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Discussion Starter · #1 ·
Back in January I bought a Remington Hepburn with a heavy full octagon .40-70SS barrel. Only problem was the barrel was cut to 22" from the original 30" barrel. After some searching, I found a fellow up north of me in Washington, who said he could stretch the old barrel back to 30"!
After visiting John Taylor Machine, I saw he really could do the work, and when it was done, make it look exactly like original! I left the gun for John to do, and he finished it in a week!
When John was done he sent the parts to Dale Woody who freshened the rollstamps, and rust blued the barrel again. I got it back today, and it looks like a factory barrel that was never installed on a gun! Perfect in every way, and no sign of the extra length added, and no sign of the liner that John installed after he lengthened the barrel! The workmanship is fantastic, and the cost very reasonable, especially since the gun now has a new bore, and correct length barrel!
I'll reassemble the Hepburn this weekend, and if weather permits take it to the range to test the loads I've worked up while it was away.
This is the first time I've ever heard of this type of work being done, and John Taylor is a real craftsman! Dale's engraving, and rollstamp work is impeccable also! Both great sources if you find yourself with a nice old gun that someone chopped the barrel off!
 

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Sounds interesting, and certainly plausible to me. There was a booming business a few years back, shortening the pre-64 model 70 for the benchrest crowd- often done in 6mm PPC cal. Work involved cutting a section out of the action and bolt and welding it all back together again. After this work, the action and bolt were usually shipped out for strictly controlled re-hardening.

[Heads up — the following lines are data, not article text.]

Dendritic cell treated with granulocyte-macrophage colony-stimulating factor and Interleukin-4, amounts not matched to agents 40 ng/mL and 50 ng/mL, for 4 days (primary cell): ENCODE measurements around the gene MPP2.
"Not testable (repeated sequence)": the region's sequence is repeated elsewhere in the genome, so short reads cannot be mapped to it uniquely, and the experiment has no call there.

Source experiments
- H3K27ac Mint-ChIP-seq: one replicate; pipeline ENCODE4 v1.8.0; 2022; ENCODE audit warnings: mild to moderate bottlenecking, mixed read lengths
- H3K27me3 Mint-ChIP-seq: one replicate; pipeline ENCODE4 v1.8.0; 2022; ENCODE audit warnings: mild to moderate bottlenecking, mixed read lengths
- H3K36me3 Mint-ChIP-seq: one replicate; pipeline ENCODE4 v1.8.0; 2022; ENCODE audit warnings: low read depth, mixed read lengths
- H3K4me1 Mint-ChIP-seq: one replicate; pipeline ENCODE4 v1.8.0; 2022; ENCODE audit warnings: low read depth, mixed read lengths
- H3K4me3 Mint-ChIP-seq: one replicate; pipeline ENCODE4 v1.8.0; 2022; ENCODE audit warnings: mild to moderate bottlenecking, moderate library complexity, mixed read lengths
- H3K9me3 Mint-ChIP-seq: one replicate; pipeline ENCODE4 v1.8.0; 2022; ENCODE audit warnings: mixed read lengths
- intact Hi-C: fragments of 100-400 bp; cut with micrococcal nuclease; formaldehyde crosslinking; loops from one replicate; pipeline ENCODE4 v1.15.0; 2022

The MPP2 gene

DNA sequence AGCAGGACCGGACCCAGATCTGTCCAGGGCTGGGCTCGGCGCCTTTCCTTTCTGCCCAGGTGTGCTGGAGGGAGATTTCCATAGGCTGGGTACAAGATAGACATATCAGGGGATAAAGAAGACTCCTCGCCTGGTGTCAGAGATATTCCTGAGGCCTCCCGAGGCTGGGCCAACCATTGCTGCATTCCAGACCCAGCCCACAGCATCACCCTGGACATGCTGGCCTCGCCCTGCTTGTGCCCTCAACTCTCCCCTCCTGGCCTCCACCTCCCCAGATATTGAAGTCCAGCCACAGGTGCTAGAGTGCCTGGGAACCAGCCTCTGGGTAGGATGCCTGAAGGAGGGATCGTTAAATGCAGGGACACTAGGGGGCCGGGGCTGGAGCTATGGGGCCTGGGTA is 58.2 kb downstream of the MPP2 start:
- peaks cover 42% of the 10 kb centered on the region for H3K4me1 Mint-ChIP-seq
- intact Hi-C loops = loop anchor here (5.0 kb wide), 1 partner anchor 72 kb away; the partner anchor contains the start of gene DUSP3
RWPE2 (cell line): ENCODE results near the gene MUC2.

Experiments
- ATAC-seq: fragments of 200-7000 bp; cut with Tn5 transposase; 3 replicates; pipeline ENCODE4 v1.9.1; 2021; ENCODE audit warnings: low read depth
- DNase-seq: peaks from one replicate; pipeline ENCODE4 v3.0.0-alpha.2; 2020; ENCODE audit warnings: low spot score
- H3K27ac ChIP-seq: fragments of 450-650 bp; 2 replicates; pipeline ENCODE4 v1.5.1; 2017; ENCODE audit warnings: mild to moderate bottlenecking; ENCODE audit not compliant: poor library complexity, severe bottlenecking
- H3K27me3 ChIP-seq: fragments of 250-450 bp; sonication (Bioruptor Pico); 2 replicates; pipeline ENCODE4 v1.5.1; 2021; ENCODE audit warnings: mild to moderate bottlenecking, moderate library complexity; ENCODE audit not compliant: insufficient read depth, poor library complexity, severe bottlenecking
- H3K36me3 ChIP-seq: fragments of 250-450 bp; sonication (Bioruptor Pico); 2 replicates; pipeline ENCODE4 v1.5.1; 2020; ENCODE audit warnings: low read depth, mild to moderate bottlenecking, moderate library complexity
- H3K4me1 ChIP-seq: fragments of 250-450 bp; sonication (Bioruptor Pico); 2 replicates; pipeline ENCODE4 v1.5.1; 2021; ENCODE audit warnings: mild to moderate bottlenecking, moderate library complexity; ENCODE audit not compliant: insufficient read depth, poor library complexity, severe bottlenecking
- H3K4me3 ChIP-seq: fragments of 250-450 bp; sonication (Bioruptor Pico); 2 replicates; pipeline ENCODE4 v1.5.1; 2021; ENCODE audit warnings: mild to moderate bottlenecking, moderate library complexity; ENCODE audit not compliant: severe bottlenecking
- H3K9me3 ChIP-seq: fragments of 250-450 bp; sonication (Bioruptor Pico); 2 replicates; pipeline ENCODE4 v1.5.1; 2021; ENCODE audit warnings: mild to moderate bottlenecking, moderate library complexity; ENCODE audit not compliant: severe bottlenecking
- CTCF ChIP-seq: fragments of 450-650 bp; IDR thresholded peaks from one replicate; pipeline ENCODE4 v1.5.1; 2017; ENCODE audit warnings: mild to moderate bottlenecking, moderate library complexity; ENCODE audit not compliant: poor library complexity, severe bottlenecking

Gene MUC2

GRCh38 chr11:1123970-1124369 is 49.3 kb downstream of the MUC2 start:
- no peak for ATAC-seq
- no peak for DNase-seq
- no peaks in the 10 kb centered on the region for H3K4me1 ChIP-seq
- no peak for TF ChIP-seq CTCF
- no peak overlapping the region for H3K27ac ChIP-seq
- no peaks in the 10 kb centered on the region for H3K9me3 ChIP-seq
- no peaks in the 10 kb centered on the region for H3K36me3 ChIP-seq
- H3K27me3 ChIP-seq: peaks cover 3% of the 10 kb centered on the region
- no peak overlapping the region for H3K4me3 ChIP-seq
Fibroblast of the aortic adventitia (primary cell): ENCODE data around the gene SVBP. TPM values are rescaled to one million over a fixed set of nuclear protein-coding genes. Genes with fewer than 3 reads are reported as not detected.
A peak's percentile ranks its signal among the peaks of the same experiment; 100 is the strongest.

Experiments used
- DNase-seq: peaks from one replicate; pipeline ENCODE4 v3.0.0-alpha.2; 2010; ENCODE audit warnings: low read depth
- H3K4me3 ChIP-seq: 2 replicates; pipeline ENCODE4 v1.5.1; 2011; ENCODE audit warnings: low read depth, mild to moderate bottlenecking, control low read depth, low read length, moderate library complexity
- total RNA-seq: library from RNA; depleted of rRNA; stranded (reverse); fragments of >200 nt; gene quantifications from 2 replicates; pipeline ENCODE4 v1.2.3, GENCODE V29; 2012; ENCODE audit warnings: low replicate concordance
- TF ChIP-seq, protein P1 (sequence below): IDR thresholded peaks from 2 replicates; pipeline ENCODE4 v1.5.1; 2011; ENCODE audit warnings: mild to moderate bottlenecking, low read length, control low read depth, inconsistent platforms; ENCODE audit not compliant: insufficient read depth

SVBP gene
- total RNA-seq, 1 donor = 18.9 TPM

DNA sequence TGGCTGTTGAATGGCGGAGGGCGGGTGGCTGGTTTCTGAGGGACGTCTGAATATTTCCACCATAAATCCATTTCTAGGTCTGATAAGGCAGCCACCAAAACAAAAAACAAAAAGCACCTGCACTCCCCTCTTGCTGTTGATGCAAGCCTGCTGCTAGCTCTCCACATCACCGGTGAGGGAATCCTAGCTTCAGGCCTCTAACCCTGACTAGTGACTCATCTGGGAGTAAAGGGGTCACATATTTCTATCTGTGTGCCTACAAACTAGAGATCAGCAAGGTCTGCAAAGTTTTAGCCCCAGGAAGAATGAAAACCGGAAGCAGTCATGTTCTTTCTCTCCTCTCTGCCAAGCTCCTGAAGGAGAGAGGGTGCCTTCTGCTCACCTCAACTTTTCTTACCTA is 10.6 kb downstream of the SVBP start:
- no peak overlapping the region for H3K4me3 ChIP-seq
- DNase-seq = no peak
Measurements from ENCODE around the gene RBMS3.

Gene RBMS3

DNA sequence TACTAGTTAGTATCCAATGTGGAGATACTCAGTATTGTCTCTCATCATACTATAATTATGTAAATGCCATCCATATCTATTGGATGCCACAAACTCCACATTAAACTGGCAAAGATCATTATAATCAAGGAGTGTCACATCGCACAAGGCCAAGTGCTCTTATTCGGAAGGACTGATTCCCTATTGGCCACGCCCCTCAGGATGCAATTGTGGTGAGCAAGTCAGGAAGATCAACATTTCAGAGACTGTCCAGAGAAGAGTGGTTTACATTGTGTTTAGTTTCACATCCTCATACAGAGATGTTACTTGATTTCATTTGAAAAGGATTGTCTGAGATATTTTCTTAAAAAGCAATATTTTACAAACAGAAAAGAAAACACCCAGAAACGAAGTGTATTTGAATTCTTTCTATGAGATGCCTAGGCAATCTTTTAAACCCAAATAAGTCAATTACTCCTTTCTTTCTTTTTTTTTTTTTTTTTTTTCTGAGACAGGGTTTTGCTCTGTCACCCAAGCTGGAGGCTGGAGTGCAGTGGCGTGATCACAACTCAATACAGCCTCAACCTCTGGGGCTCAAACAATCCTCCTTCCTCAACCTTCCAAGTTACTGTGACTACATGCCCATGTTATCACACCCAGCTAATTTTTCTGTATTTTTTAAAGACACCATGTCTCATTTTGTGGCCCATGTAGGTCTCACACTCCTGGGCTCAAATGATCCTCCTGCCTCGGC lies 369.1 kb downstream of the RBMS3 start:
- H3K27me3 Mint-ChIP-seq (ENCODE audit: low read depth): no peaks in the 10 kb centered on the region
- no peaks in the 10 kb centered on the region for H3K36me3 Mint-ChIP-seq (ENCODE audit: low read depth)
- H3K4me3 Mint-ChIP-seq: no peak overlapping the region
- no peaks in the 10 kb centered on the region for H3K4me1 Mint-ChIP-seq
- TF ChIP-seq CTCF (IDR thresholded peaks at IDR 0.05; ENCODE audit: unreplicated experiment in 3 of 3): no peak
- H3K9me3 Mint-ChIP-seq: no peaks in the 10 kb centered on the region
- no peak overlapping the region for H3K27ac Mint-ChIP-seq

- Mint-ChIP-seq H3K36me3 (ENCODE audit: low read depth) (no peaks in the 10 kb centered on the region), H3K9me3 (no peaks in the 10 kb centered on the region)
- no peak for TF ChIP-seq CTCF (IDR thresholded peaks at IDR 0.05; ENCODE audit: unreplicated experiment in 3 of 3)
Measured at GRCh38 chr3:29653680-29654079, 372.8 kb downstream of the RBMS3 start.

I'd be curious as to the strength of a bbl job like this- of course one deciding factor could be the diameter of the liner...

Keep us posted, and let us know how she shoots!

Regards

Doc Sharptail
 

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Discussion Starter · #3 ·
John said he's done a lot of these, but stays with old calibers that don't develope high pressures. He also says the liners themselves are as strong as the old barrels were, so when the job is completed, the finished barrel is stronger than the original was.
Weather looks good here, so hopefully I'll find out this weekend!
 

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Discussion Starter · #4 ·
Here's before and after pics. Looks a lot better without the stubby barrel!






 

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Val, that is a fantastic pc. Work looks top-notch. Congrats. JAP
 

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I see Hepburnitis is slowly creeping in......pretty soon there will be no more Marlins, no more Ballards, etc. in the safe. It will be filled with Hepburns. Must be those "little levers". :D

max
 

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Discussion Starter · #7 ·
Yes, I have a weakness for Hepburns, and could easily own a bunch if only I was rich! :wink: Seems I am relegated to finding these "culls" that need work, and trying to get them back to good shooting condition!
 

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Do you guys remember that 1893 that was floating around recently with the 36" barrel ? There is no doubt in my mind that the barrel was stretched on that rifle in a simular manner, only not nearly as nice of work. I saw up-close pictures of that one and the workmanship was shoddy at best.....

Nice rifle, Val.

WB
 

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Discussion Starter · #9 ·
Thanks Wisbone!
I suspected it was a barrel stretch job, just because of the length. I was a little disappointed with the bluing on this barrel. Somehow got a miscommunication with the guy who blued it, and he thought I wanted it to look well worn, so he didn't give it much more than passing rust solution. To say the least I was shocked when I opened it! I ended up removing his work, and redoing it myself. Came out much better, so in the end I'm happy. Next time I'll be more specific, and give better instructions, as I think I was a little vague.
 
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